Leaders – what really matters to you?

In our work at Novum we support leaders who want change. For many organisations, one of the most significant changes is a shift from a hierarchical model of leadership to one where leadership is way of being that can be assumed by anyone.

This new model is one where employees can find their voice and take greater personal responsibility for whatever their role requires. In such an environment people feel empowered, creative, innovative and more willing to challenge the status quo – this is far better suited to tackling modern organisational challenges.

How can this be achieved?

1) Increase employees’ self-awareness

People need to recognise how they’re really doing, what they really think and feel about their work, their colleagues and their organisation. People need to be willing to face up to these feelings – even if they are uncomfortable. From here they can start to identify what needs to change for them to feel more themselves at work.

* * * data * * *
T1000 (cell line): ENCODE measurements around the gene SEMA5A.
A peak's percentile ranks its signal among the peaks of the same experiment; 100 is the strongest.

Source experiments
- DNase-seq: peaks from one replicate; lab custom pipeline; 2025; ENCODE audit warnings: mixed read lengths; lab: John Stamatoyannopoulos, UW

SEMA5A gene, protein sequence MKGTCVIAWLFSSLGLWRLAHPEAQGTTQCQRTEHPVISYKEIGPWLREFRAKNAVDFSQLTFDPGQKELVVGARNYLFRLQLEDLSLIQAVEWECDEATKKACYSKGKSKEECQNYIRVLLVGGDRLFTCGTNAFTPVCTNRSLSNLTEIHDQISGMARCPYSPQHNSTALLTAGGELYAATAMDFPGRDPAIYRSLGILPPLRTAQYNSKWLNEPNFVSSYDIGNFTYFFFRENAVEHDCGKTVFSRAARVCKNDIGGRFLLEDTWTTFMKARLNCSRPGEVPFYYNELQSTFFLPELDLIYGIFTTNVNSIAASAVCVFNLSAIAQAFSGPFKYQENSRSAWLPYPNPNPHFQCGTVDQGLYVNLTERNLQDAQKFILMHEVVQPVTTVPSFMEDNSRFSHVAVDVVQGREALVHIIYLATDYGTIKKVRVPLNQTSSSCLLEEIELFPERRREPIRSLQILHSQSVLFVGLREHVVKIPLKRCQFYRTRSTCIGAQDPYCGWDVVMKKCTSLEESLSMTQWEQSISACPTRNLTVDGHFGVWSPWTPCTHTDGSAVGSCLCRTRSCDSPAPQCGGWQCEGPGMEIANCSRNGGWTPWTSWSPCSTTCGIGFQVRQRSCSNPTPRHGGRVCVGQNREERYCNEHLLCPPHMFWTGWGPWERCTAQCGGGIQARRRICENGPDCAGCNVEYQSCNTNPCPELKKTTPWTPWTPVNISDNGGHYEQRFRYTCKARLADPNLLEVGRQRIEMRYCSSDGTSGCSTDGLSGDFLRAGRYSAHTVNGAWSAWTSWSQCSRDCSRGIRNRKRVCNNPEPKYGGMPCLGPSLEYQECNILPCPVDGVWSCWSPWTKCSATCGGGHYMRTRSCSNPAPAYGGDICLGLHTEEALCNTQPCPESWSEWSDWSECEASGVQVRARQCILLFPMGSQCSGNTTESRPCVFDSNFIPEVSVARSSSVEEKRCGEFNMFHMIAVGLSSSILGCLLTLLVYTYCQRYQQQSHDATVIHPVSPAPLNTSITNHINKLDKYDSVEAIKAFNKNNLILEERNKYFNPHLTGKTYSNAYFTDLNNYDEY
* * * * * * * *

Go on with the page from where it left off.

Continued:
2) Take ownership

This happens by starting to make changes, tackling tough conversations and making things happen. However organisations can find this hard.

What stands in the way of change?

It is not unusual for the above steps to be made with high hopes, only to be unsuccessful. In our experience, this is because a crucial step is often missed.

Employees need to understand what is important in their lives and how the purpose of the organisation they are part of aligns with this. Research has shown that people are more likely to achieve their goals and sustain their performance levels when there is a clear alignment between their professional objectives and their sense of purpose, meaning and values.

When the gap between the individual and their organisation is bridged, there is greater engagement, commitment, responsibility and creativity — people assume a leadership way of being.

This is good for the people that make up the business, which is good for business!

Get in touch to talk about how to create leaders throughout your organisation.